- Use the race information to find records related to that ethnicity such as records of the Freedman’s Bureau or Indian censuses.
- Use the naturalization information to find their naturalization papers in the county court records. It can also help you locate immigration records such as a passenger list which would usually be kept records at the port of entry into the United States.
Tips to Keep in Mind
- Birth places can tell you former residences and can help to establish a migration pattern for the family.
- It is often helpful to extract the information on all families with the same surname in the same general area. If the surname is uncommon, it is likely that those living in the same area were related.
- Be sure to extract all families before you look at other records. The relationships given will help you to organize family groups. The family groupings will help you identify related families when you discover additional information in other records.
- Married family members may have lived nearby but in a separate household, so you may want to search an entire town, neighboring towns, or even a county.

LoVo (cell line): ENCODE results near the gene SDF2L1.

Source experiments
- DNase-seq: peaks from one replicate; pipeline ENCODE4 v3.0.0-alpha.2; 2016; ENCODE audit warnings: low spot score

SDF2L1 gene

- You may be able to identify an earlier generation if elderly parents were living with or close by a married child.
- You may be able to identify a younger generation if a young married couple still lived with one of their sets of parents.
- Additional searches may be needed to locate all members of a particular family in the census.
- The census may identify persons for whom other records do not exist.
I Can't Find Who I'm Looking For, Now What?
- Look for variant spellings of the names. You should also look for alias names, nicknames and abbreviated names.
- Look for an index. There are often indexes at the beginning of each volume. Local genealogical and historical societies often have indexes to local records.
- Search the indexes and records of nearby localities.